Leadership Roundup

Leadership Roundup

Leading worship isn’t just about music. It’s also about leading people: the people on your team and the people in your congregation.

There are so many great articles on leadership being posted online, and I’m finding new ones every week. So that means it’s time for this week’s Leadership Roundup.

Below you’ll find some of the best leadership resources I came across this week. Save them to Instapaper or Pocket or Read It Later or your bookmarks, and check them out when you have some time this weekend. Be challenged and be encouraged. Be a better leader.

Remember, these are just excerpts, but I strongly encourage you to click through and read each post in its entirety.

Karl Vaters provides six reasons that it’s harder to run a church than it is to run a business:

It’s much easier to start or run a successful business than to plant or pastor a successful church.

And when I say ‘successful church’ I don’t mean a big, growing one. I mean a solid, healthy one – of any size.

If you pastor a church and it’s not collapsing in a heap beneath you, you’re doing a better job at a harder task than most of the successful business owners and managers that people want us to emulate.

So, why is pastoring harder than running a business? Here are 6 reasons…

Tony Morgan shares ten signs of church decline that leaders should be watch out for:

Unfortunately most church leadership teams operate the same way. They put off routine check ups and maintenance until it’s too late and decline starts to set in. What if there were early warning signs (flashing lights on the dashboard) that helped indicate that trouble was ahead? In my experience coaching church leaders and consulting with churches across the country I’ve seen the following 10 indicators of an impending decline over and over again.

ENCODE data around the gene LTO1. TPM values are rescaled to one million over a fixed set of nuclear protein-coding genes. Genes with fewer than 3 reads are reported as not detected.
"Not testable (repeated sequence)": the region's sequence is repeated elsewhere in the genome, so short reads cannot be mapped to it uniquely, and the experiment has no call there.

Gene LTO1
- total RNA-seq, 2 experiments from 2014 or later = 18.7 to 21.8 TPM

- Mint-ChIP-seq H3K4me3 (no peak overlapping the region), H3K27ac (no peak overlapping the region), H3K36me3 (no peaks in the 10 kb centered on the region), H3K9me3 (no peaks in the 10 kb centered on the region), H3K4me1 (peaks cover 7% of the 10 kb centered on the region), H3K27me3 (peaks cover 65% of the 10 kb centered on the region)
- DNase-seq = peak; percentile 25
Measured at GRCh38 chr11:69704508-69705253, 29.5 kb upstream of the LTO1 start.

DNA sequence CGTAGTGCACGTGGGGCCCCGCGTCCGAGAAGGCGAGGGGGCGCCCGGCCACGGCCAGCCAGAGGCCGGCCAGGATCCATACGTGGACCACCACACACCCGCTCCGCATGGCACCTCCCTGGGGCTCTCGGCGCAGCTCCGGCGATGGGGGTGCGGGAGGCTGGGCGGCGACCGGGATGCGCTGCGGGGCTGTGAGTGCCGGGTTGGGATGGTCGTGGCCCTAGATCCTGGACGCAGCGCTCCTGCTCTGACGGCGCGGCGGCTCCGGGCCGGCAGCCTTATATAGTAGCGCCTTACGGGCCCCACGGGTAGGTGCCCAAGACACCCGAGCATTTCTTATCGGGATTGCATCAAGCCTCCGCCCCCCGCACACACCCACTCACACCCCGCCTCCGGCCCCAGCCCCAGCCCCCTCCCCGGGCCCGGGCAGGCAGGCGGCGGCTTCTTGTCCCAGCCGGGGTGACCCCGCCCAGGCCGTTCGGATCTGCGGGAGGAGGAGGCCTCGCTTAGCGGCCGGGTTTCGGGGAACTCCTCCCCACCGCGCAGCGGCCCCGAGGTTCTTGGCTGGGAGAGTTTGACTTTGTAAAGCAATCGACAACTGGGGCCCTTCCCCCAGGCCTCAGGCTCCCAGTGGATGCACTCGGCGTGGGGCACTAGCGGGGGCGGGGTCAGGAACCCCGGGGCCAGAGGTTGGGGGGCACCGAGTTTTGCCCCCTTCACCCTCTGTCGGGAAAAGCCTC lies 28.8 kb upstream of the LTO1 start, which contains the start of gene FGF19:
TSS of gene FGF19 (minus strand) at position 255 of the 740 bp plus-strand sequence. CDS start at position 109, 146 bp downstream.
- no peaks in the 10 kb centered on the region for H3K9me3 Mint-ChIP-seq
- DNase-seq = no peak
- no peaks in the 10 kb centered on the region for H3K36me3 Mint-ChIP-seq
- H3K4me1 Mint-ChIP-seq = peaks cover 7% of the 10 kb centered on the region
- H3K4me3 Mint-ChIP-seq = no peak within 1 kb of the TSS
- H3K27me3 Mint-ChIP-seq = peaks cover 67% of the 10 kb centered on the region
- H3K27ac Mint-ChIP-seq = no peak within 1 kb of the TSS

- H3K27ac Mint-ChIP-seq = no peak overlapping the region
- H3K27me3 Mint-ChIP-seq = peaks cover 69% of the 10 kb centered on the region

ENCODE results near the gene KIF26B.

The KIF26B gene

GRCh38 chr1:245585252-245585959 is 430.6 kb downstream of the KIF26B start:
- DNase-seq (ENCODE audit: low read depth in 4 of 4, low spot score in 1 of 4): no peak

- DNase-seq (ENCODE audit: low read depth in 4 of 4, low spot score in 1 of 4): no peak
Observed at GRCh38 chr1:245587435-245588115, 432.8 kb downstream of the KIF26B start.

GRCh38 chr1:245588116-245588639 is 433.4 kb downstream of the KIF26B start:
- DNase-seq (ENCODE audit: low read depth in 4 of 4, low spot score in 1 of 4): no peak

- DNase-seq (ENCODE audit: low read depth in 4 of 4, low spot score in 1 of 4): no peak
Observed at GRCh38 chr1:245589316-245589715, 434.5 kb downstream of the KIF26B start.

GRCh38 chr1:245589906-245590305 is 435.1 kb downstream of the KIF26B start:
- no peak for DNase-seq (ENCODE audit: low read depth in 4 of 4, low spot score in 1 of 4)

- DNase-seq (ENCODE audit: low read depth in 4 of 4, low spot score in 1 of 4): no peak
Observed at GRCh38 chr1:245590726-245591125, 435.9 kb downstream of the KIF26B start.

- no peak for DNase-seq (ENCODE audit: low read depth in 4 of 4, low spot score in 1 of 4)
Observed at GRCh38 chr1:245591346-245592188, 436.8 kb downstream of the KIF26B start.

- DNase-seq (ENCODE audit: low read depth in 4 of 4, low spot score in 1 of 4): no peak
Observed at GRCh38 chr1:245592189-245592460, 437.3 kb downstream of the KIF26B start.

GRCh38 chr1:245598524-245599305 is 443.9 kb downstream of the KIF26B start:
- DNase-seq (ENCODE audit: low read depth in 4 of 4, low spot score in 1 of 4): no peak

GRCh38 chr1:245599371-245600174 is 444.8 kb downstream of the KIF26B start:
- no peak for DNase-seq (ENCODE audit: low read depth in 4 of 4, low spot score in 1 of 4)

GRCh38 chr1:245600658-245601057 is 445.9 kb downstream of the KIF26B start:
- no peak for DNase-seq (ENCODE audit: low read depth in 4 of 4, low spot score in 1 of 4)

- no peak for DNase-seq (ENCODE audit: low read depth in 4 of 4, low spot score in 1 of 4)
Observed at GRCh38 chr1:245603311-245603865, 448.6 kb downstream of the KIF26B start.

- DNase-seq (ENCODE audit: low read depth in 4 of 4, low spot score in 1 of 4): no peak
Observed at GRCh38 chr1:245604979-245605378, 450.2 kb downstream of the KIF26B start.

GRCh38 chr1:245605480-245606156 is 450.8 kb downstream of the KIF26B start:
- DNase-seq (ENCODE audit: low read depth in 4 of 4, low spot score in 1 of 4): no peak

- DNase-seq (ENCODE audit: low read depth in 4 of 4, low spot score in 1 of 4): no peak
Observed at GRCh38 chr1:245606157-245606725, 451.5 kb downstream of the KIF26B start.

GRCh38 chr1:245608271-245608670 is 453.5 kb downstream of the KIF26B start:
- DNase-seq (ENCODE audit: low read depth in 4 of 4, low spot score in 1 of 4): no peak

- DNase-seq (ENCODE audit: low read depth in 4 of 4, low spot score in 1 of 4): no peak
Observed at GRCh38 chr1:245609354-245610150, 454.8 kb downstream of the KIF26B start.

For those seeking a church leadership position, Rich Birch lists twenty-three interview questions you might encounter:

A well-planned interview for a new leader at your church is a critical part of the hiring process. Rather than “winging it” or asking the “same old, same old” questions, take time to plan the interview. It’s important to get a clear picture of the candidate in these three areas: Competency… Character… Chemistry… Below are some example questions in three different categories to help you plan for upcoming interviews.

Charles Stone lists four essentials for leading during troubled times:

If you are a leader, you will face turbulence in your ministry or organization. Sometimes the turbulence feels so intense that leading seems impossible. If you’re currently facing turbulent times in your role, consider what one of the most revered men in history did when he faced such times…

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